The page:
Clyde Hutchison became a biologist almost by accident. Joanne Thomson learns that physics' loss is genomics' gain
Clyde Hutchison became a biologist almost by accident. Joanne Thomson learns that physics’ loss is genomics’ gain.
Clyde Hutchison is a distinguished professor at the J. Craig Venter Institute, San Diego, US, and is also Kenan Professor Emeritus at the University of North Carolina, Chapel Hill. His research focuses on the search for improved methods to learn about gene function from DNA sequence information.
Why did you decide to become a scientist?
My father was a chemist. He called himself a chemical physicist. He worked on paramagnetic resonance absorption problems and did some really major work in that area. He always encouraged me to learn about science. As a physical scientist, he had a tendency to think of biology as a bit on the messy side. I think in the end, though, he came to like what I did.
You did an undergraduate degree in physics. How did you make the transition to synthetic biology?
I knew I wanted to be a scientist but I didn’t know I wanted to be a biologist. I was also considering a maths major but it came down to office hours. At Yale there was a particular day that you had to declare your major field of study and before you did so, you had to go and speak to the advisor in that field. The physics advisor’s office hours ended later than the maths advisor’s so that’s why I chose physics.
The reason I’m now a biologist is that I had scholarship support from the university and I had to take a part-time job at the university in repayment for their support. I’d applied and got a job with an astrophysicist, manning a radiotelescope that was looking for people talking from stars. I had the job all lined up and was excited about it but when I came back from summer vacation, they’d given the job to someone else despite of what I thought was a really firm arrangement. The people who arranged the jobs wanted me to help out in the accounting department and I pleaded with them to let me do something scientific. They came up with a job in the biophysics department so I went and worked in the lab of Harold Morowitz, who was one of the first people to be interested in microplasms. I worked on bacterial spores with a postdoctoral fellow called Carl Woese, who is most famous for his discovery of the third branch of life, the archaea. Working with him got me very interested in biology. When I graduated, I applied to the division of biology at Caltech and went to work there, which was a wonderful experience.
You now work at the J Craig Venter Institute. What are you working on at the moment?
Over the last number of years, we’ve been building bacterial genomes by chemical synthesis, starting with the sequence that is stored in the computer, building that genome as a molecule then installing the molecule in a living cell so that it takes over the cell and controls all its activities. This is model for building designer genomes with useful properties.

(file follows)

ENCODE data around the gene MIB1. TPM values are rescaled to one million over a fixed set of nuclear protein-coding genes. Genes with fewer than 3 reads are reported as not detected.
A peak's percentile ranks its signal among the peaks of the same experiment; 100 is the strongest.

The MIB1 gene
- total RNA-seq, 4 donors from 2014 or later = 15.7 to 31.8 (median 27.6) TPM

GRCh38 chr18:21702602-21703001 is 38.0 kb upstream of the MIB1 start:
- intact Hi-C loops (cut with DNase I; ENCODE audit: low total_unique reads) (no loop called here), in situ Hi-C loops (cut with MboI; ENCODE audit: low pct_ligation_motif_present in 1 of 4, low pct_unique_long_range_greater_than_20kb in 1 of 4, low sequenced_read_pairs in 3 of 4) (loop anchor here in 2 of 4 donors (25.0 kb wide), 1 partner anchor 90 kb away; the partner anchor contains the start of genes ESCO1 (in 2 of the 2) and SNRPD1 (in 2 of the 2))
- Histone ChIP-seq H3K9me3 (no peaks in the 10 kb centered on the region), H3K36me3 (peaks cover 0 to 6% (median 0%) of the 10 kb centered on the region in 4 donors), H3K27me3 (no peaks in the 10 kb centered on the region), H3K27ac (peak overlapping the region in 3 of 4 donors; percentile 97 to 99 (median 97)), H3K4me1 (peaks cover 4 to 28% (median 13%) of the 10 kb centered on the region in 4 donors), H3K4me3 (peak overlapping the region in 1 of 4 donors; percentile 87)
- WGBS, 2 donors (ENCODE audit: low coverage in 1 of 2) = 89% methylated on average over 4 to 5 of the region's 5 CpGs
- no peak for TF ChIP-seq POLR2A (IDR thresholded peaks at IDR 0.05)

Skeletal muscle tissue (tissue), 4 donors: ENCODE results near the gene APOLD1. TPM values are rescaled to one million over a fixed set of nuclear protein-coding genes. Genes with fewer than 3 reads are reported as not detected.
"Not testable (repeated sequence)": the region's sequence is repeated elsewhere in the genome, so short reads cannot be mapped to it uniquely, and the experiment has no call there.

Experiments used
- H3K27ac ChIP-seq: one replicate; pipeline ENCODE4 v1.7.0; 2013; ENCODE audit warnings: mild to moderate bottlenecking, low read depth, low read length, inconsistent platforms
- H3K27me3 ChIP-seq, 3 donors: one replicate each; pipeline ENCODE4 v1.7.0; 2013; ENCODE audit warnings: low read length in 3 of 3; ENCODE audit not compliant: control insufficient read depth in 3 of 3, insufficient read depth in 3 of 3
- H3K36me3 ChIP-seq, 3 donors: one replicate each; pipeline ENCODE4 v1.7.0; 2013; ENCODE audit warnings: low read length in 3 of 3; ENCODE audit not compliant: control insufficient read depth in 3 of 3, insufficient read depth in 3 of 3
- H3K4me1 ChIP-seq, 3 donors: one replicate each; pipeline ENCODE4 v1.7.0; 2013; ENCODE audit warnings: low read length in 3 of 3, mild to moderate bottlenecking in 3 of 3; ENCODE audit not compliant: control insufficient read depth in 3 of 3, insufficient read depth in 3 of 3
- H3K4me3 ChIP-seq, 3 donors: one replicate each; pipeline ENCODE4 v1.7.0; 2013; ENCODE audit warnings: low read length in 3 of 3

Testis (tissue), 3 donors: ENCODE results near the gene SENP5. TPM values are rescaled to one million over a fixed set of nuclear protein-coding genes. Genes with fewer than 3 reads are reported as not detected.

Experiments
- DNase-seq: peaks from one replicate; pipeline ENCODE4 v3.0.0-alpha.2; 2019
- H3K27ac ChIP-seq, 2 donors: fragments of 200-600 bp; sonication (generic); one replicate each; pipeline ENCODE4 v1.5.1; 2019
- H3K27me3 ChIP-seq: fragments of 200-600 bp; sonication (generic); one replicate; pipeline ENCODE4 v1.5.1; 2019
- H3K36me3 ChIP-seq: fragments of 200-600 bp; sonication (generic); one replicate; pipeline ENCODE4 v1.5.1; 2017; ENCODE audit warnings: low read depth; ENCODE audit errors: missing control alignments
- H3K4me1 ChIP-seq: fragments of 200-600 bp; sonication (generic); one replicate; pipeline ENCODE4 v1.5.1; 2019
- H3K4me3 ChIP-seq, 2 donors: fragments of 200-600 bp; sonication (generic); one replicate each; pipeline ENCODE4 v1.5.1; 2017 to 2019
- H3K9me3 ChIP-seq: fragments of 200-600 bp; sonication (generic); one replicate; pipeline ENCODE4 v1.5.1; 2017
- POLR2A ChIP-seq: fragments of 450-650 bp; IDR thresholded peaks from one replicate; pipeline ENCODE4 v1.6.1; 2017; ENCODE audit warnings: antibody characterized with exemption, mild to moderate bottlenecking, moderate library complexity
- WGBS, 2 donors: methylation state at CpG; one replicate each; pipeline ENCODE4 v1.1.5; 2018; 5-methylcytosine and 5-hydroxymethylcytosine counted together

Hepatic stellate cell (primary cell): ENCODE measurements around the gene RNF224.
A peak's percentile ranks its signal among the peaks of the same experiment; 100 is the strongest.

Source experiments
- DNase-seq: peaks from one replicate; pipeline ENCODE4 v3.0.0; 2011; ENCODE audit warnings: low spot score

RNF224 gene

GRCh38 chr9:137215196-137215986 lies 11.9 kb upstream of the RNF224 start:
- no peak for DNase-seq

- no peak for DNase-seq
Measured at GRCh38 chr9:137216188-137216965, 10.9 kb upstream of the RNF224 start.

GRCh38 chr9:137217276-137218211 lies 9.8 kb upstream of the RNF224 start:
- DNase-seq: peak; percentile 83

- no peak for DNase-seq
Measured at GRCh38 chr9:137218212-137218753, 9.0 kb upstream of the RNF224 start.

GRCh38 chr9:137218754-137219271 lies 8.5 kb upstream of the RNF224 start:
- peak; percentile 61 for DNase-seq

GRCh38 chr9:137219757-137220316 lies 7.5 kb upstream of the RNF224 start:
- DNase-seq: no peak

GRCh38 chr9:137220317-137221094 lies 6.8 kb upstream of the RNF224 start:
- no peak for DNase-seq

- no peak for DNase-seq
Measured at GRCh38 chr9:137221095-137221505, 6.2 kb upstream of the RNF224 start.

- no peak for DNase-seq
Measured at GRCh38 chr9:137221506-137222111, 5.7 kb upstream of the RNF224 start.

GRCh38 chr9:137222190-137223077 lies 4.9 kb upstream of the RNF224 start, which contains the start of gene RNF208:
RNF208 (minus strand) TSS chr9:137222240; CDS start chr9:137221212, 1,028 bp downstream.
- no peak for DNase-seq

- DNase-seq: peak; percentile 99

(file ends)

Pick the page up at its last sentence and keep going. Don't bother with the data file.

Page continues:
What sort of thing could these synthetic cells be used for?
It is just a much more flexible way for doing the things we do in conventional genetics. The cells could be used to make new products, drugs and bulk chemicals. When you build something by synthesis it gives you great flexibility of design rather than just hodge-podging together pre-existing pieces.
We are working on trying to adapt this technology to useful bacteria and one type is cyanobacteria, which groups are engineering to produce fuel molecules. If we learn to completely synthesise these bacterial genomes we’ll have great flexibility in designing new ones that could be useful in fuel generation.
What has been the highlight of your career so far?
The synthetic cell work I’ve already mentioned is probably the most important thing I’ve worked on. I’m proud too of the work I did with Fred Sanger on the sequencing of the bacteriophage
X genome. Also, I developed site-directed mutagenesis in collaboration with Michael Smith. Michael Smith and I met in Sanger’s lab and we used
X174, because it was the only DNA molecule we had the complete sequence of in those days. We used it as a tool to engineer nucleotide changes and amino acid changes in proteins.
I spent most of my career at the University of North Carolina, Chapel Hill. I worked a lot with Marshall Edgell and I am very proud of some of the things that we did. We discovered the major class of transposable elements in the mammalian genome, called L1 or LINEs-1. It is a retrotransposable element that transposes by reverse transcription of its own transcript. It, or fragments of it, constitute a major part of the mammalian genome.
What do you do in your spare time?
Every Thursday evening I play the piano in Bernini’s Bistro in La Jolla from 7 until 9 pm. I play mainstream, post-bop jazz. I have a partly synthetic group called Clyde & Mac where Mac is a MacBook Air that plays bass and some drums.
If you weren’t a scientist, what would you be?
I came to the piano too late in life. If I had started earlier, who knows what would have happened. Our group leader, Ham Smith, at the Venter Institute thinks I would have been a good lawyer because I have a very legalistic interpretation of English text.
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